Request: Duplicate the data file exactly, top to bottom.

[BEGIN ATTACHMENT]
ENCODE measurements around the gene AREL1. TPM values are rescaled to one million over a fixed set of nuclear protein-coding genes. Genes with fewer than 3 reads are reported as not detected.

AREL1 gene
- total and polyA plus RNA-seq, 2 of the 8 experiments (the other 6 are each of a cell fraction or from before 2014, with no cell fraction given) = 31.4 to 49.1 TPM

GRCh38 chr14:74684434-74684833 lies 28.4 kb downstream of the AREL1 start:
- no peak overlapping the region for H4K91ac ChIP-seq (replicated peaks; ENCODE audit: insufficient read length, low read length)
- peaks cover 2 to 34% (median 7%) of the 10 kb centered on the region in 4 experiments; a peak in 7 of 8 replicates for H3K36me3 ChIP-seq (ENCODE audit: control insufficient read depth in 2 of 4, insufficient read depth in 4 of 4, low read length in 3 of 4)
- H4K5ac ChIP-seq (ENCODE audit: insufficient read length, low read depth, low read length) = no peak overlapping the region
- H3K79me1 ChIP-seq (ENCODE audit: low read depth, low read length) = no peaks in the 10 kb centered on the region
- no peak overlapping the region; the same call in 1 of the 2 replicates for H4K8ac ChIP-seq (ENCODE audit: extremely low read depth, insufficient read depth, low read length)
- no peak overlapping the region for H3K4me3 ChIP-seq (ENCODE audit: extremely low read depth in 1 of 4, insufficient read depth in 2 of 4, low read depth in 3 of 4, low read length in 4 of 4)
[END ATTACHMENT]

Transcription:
ENCODE measurements around the gene AREL1. TPM values are rescaled to one million over a fixed set of nuclear protein-coding genes. Genes with fewer than 3 reads are reported as not detected.

AREL1 gene
- total and polyA plus RNA-seq, 2 of the 8 experiments (the other 6 are each of a cell fraction or from before 2014, with no cell fraction given) = 31.4 to 49.1 TPM

GRCh38 chr14:74684434-74684833 lies 28.4 kb downstream of the AREL1 start:
- no peak overlapping the region for H4K91ac ChIP-seq (replicated peaks; ENCODE audit: insufficient read length, low read length)
- peaks cover 2 to 34% (median 7%) of the 10 kb centered on the region in 4 experiments; a peak in 7 of 8 replicates for H3K36me3 ChIP-seq (ENCODE audit: control insufficient read depth in 2 of 4, insufficient read depth in 4 of 4, low read length in 3 of 4)
- H4K5ac ChIP-seq (ENCODE audit: insufficient read length, low read depth, low read length) = no peak overlapping the region
- H3K79me1 ChIP-seq (ENCODE audit: low read depth, low read length) = no peaks in the 10 kb centered on the region
- no peak overlapping the region; the same call in 1 of the 2 replicates for H4K8ac ChIP-seq (ENCODE audit: extremely low read depth, insufficient read depth, low read length)
- no peak overlapping the region for H3K4me3 ChIP-seq (ENCODE audit: extremely low read depth in 1 of 4, insufficient read depth in 2 of 4, low read depth in 3 of 4, low read length in 4 of 4)